TITLE: Computer Programming, Education Reform, and Changing Our Schools AUTHOR: Eugene Wallingford DATE: October 19, 2012 3:08 PM DESC: ----- BODY:
Seymour Papert
You almost can't go wrong by revisiting Seymour Papert's work every so often. This morning I read Why School Reform Is Impossible, which reminds us that reform and change are different things. When people try to "reform" education by injecting a new idea from outside, schools seem to assimilate the reform into its own structure, which from the perspective of the reformer blunts or rejects the intended reform. Yet schools and our education system do change over time, evolving as the students, culture, and other environmental factors change. As people such as Papert and Alan Kay have long argued, a big part of the problem in school reform involving computers is that we misunderstand what a computer is:
If you ask, "Which is not like the other two?" in the list "educational movie, textbook, computer", it is pretty obvious from my perspective that the answer must be "computer."
... not "textbook", which is how most people answer, including many people who want to introduce more computers into the classroom. Textbooks and movies are devices for receiving content that someone else made. Computers are for creating content. It just so happens that we can use them to communicate ideas in new ways, too. This misunderstanding leads people to push computers for the wrong reasons, or at least for reasons that miss their game-changing power. We sometimes here that "programming is the new Latin". Papert reminds us that the reasons we used to teach Latin in schools changed over time:
In recent times, Latin was taught in schools because it was supposed to be good for the development of general cognitive skills. Further back, it was taught because it was the language in which all scholarly knowledge was expressed, and I have suggested that computational language could come to play a similar role in relation to quite extensive areas of knowledge.
If programming is the new Latin, it's not Latin class, circa 1960, in which Latin taught us to be rigorous students. It's Latin class, circa 1860 or 1760 or 1560, in which Latin was the language of scholarly activity. As we watch computing become a central part of the language of science, communication, and even the arts and humanities, we will realize that students need to learn to read and write code because -- without that skill -- they are left out of the future. No child left behind, indeed. In this essay, Paper gives a short version of his discussion in Mindstorms of why we teach the quadratic equation of the parabola to every school child. He argues that its inclusion in the curriculum has more to do with its suitability to the medium of the say -- pencil and paper -- than to intrinsic importance. I'm not too sure that's true; knowing how parabolas and ellipses work is pretty important for understanding the physical world. But it is certainly true that how and when we introduce parabolas to students can change when we have a computer and a programming language at hand. Even at the university we encounter this collision of old and new. Every student here must take a course in "quantitative reasoning" before graduating. For years, that was considered to be "a math course" by students and advisors alike. A few years ago, the CS department introduced a new course into the area, in which students can explores a lot of the same quantitative issues using computation rather than pencil and paper. With software tools for modeling and simulation, many students can approach and even begin to solve complex problems much more quickly than they could working by hand. And it's a lot more fun, too. To make this work, of course, students have to learn a new programming language and practice using it in meaningful ways. Papert likens it to learning a natural language like French. You need to speak it and read it. He says we would need the programming analog of "the analog of a diverse collection of books written in French and access to French-speaking people".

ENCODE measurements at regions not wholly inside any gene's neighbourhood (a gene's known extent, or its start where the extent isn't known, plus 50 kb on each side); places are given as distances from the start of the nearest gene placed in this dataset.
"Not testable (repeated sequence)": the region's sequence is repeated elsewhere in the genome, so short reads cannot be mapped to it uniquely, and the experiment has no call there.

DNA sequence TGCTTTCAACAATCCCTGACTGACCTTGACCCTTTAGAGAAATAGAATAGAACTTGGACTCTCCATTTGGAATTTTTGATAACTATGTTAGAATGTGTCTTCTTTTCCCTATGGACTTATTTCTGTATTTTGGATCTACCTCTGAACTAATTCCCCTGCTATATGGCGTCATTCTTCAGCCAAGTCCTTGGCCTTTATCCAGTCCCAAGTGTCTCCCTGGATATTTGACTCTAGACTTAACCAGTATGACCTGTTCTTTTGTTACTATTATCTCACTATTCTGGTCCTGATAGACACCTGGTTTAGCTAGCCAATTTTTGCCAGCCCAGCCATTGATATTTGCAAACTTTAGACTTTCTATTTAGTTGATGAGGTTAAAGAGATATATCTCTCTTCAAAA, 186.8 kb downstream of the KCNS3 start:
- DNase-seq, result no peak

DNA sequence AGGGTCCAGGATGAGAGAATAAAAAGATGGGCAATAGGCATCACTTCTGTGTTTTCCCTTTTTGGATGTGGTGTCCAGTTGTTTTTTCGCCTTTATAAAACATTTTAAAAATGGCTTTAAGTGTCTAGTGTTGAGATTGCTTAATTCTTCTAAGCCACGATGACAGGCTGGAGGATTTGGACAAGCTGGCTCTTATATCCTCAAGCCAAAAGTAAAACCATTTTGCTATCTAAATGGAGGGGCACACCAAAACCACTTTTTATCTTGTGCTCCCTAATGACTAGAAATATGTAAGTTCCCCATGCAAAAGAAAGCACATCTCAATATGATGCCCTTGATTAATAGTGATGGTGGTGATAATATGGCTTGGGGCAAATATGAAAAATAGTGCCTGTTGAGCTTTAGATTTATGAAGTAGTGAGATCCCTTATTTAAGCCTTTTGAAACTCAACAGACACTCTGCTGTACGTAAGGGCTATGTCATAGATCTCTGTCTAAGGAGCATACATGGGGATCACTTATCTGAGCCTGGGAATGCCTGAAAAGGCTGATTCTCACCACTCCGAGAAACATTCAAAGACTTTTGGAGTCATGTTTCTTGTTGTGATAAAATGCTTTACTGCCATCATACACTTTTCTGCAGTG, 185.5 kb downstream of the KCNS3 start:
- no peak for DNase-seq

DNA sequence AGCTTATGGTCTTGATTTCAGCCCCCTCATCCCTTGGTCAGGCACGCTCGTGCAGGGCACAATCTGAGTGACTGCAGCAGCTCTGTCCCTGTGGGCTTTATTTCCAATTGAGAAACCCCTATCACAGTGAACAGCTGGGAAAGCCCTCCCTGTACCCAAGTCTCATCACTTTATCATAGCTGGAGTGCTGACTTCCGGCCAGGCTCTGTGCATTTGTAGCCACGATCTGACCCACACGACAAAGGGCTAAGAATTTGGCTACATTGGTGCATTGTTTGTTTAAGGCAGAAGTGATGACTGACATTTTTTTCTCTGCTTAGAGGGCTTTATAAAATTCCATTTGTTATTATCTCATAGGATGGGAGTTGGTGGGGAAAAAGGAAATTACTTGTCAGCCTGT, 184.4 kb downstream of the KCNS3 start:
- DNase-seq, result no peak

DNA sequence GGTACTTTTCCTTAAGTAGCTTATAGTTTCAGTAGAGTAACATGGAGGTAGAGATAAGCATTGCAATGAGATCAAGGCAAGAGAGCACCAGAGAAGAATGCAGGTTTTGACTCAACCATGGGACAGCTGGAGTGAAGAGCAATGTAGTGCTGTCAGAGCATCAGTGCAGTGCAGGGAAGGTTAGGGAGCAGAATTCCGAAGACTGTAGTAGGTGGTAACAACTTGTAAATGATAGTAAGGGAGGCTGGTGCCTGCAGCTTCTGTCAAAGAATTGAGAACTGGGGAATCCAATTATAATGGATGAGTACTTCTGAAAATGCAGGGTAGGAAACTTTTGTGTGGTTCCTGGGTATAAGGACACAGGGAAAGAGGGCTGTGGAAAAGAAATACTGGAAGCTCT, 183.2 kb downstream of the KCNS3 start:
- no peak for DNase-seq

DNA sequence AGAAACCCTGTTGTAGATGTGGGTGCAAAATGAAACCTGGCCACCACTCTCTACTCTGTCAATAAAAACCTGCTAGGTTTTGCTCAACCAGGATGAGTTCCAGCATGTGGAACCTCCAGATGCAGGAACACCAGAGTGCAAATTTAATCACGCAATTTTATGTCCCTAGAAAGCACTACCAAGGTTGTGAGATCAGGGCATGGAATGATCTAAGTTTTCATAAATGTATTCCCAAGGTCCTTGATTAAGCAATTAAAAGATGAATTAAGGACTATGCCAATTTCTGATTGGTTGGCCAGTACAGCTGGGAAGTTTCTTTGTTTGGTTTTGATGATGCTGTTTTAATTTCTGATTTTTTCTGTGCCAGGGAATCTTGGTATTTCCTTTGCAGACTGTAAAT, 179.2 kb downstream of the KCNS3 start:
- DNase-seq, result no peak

the Scratch logo cat
The Scratch community is taking at shot at this. The Scratch website offers not only a way to download the Scratch environment and a way to view tutorials on creating with Scratch. It also offers -- front and center, the entire page, really -- links to shared projects and galleries. This gives students a chance first to be inspired by other kids and then to download and read the actual Scratch programs that enticed them. It's a great model. The key is to help everyone see that computers are not like textbooks and televisions and movie projectors. As Mitch Resnick has said:
Computers for most people are black boxes. I believe kids should understand objects are "smart" not because they're just smart, but because someone programmed them to be smart. What's most important ... is that young children start to develop a relationship with the computer where they feel they're in control. We don't want kids to see the computer as something where they just browse and click. We want them to see digital technologies as something they can use to express themselves.
Don't just play with other people's products. Make your own. Changes in the world's use of computing may do more to cause schools to evolve in a new direction than anyone's educational reforms ever could. Teaching children that they can be creators and not simply consumers is a subversive first step. ~~~~ IMAGE 1: Seymour Papert at the OLPC offices in Cambridge, Massachusetts, in 2006. Source: Wikimedia Commons License: Creative Commons Attribution-Share Alike 2.0. IMAGE 2: The Scratch logo. Source: Wikimedia Commons License: Creative Commons Attribution-Share Alike 2.0. -----